The Negative Portrayal of Native Americans in Children’s Literature
The American institution has raised countless generations with misconceptions and lies regarding various foreign cultures. During the 1950’s the educational system in America was given the responsibility of teaching children the horrors and injustices they would suffer if the "evil" communist took over the world. Schools taught students that communist wanted to take away music, apple pie, baseball, and anything else that Americans cherished. Students learned that it was best to believe in the righteous of America. The preceding discussion has much in common with the treatment that Native Americans have received from picture books in America.
The American society came to the conclusion hundred of years ago that it was in the best interest of America to misrepresent Native Americans, both in the past and present. The American continents were said to be inhabited with animal-like savages that had no cultural value. Schools have taught that it was the European's duty to civilize the new lands. One of the primary tools that have been used in the education of children is the picture book. Picture books have provided the American institution with a means of teaching our children that the Native Americans were bestial and animalistic, thus enabling us to ignore or justify the atrocities that Europeans and Americans have inflicted on the native societies.
Picture books are one of the first mediums of learning that children encounter. The picture book was first created in 1657 by John Amos Comenius. Comenius’s book was entitled Orbis Pictus (The world of Pictures) and was an alphabet book (Martinez 57). Picture books are used to lay the foundations of the historical view that America wishes for students to learn. Picture books combine the use of visual cues with texts to encourage word recognition and foster the growth of reading skills. Native Americans are open to misrepresentation in several ways in picture books. First, the illustrator of the work can choose to portray all of the natives in their work as savage barbarians. The illustrator can also choose to display the native cultures of America as being the aggressors in conflicts, destroying homes or hunting white women and children. Another way that picture books can be used to reinforce the stereotypical view of Native Americans is the way in which the texts presents the actions of the indigenous people. Finally, the Native Americans in the text can be given limited or broken English as a means of conversation, thus giving the reader the impression that the Natives were all stupid and unintelligible.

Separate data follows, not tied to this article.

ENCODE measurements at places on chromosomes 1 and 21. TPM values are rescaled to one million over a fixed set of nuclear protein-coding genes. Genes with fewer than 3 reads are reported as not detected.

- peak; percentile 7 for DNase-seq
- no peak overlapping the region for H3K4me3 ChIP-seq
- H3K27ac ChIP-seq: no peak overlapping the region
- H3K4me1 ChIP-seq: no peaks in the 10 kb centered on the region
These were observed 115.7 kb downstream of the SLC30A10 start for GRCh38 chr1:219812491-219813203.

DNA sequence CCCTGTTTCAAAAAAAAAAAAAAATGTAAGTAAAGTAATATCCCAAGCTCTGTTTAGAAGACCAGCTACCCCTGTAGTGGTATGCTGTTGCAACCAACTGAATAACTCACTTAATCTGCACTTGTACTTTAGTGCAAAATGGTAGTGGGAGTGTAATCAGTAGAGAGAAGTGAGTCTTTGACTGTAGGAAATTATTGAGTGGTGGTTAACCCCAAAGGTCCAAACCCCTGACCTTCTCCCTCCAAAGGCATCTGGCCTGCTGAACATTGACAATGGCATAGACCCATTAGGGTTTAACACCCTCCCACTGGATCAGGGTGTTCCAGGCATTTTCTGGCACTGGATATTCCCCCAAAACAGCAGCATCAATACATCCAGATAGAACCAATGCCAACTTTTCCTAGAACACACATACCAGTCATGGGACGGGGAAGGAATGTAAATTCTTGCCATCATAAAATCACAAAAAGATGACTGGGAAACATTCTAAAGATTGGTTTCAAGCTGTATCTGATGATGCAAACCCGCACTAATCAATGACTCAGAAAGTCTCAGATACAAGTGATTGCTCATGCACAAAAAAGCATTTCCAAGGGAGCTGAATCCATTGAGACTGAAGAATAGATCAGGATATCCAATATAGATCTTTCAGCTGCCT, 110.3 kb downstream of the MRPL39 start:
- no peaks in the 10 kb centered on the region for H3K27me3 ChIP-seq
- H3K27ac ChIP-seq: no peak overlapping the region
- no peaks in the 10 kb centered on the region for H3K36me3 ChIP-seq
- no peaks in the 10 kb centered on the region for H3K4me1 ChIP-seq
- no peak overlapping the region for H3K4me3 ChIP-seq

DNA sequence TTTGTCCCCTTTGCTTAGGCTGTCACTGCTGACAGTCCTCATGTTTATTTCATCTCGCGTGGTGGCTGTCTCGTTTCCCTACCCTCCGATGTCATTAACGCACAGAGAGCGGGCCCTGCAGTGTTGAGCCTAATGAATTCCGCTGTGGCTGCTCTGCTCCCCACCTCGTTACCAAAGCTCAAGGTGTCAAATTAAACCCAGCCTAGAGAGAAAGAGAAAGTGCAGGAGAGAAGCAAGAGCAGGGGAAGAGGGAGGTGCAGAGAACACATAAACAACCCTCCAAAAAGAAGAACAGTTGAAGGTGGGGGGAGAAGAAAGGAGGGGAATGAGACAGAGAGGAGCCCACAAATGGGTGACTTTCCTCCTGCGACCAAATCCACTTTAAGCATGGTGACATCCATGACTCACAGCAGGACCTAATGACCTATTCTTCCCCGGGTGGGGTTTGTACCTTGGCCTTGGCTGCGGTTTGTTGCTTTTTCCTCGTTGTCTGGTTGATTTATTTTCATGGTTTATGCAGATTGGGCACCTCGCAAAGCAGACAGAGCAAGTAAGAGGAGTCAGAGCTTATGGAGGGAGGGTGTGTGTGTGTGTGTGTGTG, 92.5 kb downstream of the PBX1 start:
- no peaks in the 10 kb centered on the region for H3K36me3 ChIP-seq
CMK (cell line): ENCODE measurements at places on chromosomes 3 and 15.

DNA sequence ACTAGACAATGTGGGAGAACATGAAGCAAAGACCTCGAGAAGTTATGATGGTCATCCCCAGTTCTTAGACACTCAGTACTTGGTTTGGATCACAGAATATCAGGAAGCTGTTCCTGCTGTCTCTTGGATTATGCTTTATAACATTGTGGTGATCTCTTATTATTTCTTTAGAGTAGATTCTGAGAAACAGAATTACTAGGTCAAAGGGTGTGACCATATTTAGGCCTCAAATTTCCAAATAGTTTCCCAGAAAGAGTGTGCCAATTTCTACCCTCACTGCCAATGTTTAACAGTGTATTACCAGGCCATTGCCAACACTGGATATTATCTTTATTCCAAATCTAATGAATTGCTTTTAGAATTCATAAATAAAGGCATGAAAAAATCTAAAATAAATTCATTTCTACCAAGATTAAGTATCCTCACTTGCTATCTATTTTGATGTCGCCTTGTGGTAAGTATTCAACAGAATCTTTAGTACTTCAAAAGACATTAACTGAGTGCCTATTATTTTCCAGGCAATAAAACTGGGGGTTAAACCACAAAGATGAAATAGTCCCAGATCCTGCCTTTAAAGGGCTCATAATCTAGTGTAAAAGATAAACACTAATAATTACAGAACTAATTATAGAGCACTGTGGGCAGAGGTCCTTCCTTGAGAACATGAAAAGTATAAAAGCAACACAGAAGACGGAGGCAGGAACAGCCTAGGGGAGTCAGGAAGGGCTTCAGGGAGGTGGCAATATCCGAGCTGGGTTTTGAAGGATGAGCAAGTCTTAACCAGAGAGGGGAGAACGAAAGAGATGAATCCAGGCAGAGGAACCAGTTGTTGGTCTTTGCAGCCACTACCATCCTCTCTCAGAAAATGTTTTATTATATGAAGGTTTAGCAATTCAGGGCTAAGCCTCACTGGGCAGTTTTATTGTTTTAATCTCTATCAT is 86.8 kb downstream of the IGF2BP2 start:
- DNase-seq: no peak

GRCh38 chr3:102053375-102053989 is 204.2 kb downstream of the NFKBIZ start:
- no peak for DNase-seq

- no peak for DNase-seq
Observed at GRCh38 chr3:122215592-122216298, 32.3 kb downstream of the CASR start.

The following is a summary and a critique of ten picture books that contain Native Americans in the story arc, some of the stories feature grotesque injustices to the Native American persona, while others show the humanity and value of these cultures.
1) Three Fools and a Horse:
Summary and Critique: "A long time...